Lately, there has been a lot of talk about raw chocolate. While Vintage Plantations, founded by Pierrick Chouard, does not make a strictly “raw” bar, they like the essence of their beans to shine forth; so, they don’t add vanilla, they sweeten with raw sugar cane, and the result is unique. Whichever bar you try, the antique national cocoa beans from Ecuador loudly proclaim their heritage.
What does that mean? When you take a bite of any VP product: bars, chocolate covered nibs, or truffles, you know you are eating the real thing. Their cacao is sourced through farmers who have passed the Rainforest Alliance certification process. The Alliance was formed to help Ecuadorean farmers get certified. Vintage Plantations Chocolates had to design their own commodity chain and source the cocoa beans directly from the farmers. The Alliance believed the smartest way to engage the farmers was to introduce them to a comprehensive sustainable farm management program, which encompasses all aspects of cocoa farming: chemicals, fertilizers, waste reduction, and water conservation.
In a recent conversation Mr. Chouard said, “I am getting email form all the traders from Ecuador who want to sell me cocoa beans: exactly the system we are avoiding: We buy directly from the farmer and avoid the traders. It is so hard to access the farmers and work with them. They are under the traders control, and have very little opportunity to increase their income. That’s why they sell their land, and give up. The land is then bought by rich investors, who congregate it into one piece, put in a manager, and select high volume hybrids instead of the native cacao being grown there.”
In other words, when you buy a VP product you are not only getting something delicious, but you are really making a difference.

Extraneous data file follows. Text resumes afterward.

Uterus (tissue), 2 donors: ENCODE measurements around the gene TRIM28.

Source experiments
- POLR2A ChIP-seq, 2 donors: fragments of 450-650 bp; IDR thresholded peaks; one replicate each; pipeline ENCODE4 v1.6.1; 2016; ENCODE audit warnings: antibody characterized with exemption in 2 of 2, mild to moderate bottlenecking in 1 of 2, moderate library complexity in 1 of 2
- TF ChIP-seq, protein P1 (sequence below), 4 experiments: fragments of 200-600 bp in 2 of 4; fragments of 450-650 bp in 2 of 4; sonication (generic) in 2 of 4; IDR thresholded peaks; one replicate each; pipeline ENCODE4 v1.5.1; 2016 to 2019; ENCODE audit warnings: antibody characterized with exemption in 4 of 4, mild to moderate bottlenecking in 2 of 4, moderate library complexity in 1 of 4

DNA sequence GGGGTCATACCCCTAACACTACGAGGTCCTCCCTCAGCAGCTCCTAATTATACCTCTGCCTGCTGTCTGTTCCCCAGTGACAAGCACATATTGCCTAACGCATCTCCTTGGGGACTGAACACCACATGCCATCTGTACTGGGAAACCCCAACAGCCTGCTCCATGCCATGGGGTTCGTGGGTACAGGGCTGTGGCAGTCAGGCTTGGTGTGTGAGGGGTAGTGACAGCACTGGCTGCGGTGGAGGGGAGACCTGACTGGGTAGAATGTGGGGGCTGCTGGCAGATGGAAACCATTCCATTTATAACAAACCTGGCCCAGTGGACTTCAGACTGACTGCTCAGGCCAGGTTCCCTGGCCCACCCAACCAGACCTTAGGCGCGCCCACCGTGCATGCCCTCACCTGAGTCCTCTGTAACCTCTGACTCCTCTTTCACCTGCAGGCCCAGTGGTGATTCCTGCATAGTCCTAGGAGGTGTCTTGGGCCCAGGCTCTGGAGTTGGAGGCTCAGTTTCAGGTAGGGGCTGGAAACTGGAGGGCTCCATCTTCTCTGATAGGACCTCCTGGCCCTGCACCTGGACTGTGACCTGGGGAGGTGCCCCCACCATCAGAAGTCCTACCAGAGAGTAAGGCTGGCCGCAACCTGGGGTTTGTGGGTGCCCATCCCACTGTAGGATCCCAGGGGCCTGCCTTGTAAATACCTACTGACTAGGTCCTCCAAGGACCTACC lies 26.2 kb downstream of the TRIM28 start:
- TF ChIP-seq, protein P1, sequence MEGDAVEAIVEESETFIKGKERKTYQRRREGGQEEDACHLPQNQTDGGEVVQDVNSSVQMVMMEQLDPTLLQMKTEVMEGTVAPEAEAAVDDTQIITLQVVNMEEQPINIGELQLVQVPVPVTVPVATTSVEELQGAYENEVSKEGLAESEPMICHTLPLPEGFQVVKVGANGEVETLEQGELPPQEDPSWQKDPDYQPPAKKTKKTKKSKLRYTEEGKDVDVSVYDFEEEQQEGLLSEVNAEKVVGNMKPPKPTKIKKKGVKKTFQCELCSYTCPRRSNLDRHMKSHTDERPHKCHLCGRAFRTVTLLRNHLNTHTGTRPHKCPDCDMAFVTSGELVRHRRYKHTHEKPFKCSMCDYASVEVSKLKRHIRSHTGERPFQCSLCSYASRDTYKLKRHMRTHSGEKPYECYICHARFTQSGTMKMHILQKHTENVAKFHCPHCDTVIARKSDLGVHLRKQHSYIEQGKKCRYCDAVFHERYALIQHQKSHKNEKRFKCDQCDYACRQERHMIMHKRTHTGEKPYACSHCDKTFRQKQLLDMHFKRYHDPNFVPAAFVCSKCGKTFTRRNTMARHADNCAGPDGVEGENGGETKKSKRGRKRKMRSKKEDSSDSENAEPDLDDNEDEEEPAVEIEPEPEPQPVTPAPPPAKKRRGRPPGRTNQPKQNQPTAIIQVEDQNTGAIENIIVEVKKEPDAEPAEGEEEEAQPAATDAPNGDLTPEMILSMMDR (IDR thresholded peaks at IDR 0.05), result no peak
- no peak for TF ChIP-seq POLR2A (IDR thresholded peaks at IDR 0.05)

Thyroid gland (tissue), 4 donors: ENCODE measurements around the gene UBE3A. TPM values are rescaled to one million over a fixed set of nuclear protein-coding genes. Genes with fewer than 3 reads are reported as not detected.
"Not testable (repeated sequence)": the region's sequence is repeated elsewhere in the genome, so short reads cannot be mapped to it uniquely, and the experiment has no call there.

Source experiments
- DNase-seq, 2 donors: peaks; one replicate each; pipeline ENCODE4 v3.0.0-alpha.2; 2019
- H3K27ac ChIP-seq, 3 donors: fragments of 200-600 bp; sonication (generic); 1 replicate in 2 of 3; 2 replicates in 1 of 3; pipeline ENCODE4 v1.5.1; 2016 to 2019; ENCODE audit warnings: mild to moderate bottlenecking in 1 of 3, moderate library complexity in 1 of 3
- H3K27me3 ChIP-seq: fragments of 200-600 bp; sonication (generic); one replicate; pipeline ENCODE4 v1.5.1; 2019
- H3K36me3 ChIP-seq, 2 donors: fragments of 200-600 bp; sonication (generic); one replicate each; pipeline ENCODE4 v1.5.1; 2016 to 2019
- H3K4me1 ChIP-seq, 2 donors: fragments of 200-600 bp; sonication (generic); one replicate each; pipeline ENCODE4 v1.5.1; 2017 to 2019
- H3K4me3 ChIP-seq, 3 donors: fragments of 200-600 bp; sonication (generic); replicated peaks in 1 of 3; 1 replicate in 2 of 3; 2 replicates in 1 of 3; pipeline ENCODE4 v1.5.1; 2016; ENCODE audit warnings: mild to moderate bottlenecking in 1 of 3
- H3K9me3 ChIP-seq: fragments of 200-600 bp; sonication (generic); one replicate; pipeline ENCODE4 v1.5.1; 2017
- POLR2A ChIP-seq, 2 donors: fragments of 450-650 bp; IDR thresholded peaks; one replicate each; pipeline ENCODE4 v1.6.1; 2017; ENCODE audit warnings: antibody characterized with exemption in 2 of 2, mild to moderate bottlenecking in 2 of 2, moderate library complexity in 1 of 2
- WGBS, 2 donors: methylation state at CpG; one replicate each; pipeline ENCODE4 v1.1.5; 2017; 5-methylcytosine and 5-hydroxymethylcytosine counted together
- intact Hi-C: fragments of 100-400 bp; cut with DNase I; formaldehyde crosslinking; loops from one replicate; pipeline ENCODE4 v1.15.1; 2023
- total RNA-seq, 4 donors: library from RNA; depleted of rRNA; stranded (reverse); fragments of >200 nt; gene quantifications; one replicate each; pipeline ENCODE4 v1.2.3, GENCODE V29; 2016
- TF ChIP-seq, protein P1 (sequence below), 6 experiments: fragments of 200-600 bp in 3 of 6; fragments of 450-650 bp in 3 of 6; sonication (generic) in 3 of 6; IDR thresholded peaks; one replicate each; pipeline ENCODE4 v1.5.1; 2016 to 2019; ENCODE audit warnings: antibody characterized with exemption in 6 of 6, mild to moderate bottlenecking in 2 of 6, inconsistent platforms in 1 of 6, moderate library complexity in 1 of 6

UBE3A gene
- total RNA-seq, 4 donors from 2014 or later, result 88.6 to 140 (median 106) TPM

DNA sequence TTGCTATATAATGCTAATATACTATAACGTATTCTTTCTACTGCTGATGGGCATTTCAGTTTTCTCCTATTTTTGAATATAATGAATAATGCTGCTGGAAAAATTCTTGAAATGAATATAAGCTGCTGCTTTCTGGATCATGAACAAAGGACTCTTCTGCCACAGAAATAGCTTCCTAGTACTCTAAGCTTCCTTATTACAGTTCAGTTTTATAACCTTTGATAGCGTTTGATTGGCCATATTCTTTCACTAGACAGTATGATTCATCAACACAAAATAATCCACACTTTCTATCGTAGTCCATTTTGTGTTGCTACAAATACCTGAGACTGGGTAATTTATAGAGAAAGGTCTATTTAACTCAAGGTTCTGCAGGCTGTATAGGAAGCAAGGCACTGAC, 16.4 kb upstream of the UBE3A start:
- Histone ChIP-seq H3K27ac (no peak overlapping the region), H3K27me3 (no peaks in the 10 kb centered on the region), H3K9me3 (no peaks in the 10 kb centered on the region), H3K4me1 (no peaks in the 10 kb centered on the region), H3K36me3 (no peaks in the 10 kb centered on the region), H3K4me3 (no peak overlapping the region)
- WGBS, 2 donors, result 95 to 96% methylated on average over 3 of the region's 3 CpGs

As I always say, it’s nice when your chocolate has a pedigree; but, all the PC cred in the world won’t make up for a poor product. Luckily, VP’s wares are designed to sate all cravings from extreme dark to milk, and they succeed.
My favorite bar was the 75% Dark with Macadamia Nuts. It’s an incredibly satisfying experience: crunchy, buttery chopped nuts enhance the smooth, perfectly sweetened chocolate. These beans produce a non-acidic chocolate that’s easy to eat and gentle on the palate. Even in the 90% bar, that mildness was only slightly offset by a hint, almost a molecular memory, of the soil. The 100% bar had a drier finish, some coffee, leather, and stronger soil notes. The difference between the 90% and the 100% was far more striking than I would have thought. What struck me was how smooth a 90% bar could be considering VP does not add cocoa butter to their dark line. I actually thought it was just as easy to eat and enjoy the 90% as the 65%, a very rare experience.
VP’s truffles were just marvelous. I was particularly thrilled with the Praline of caramelized pistachio and peanuts, the tea infused Vanilla in a milk ganache, and the Expresso in a dark ganache. The Salty Caramel was a great, more liquidy, rendition than is typical. Heavenly.
I also tried four milk bars with a 38% cacao content. VP uses only whole milk, the way milk chocolate was originally conceived. Crunchy Almond Cream was an atypical bar of milk chocolate with creamy almond paste and toasted almond slivers. I found it soothing and interesting, as the little bits of roasted almond punctuated a marzipan-inspired experience. Milk with Sea Salt Crystals was creamy but not unctuous, and the salt added a more adult finish. Whole Milk is a plain, classic bar. Latte Mocha adds some ground espresso and instant coffee for an extra kick and a bit of subtle crunch.
I have tried many dark chocolate covered cocoa nibs and VP’s are among those with a less sugary profile. The couverture actually adds smoothness to a totally crunchy experience. The nine ounce bag has a re-closable top that makes it user-friendly.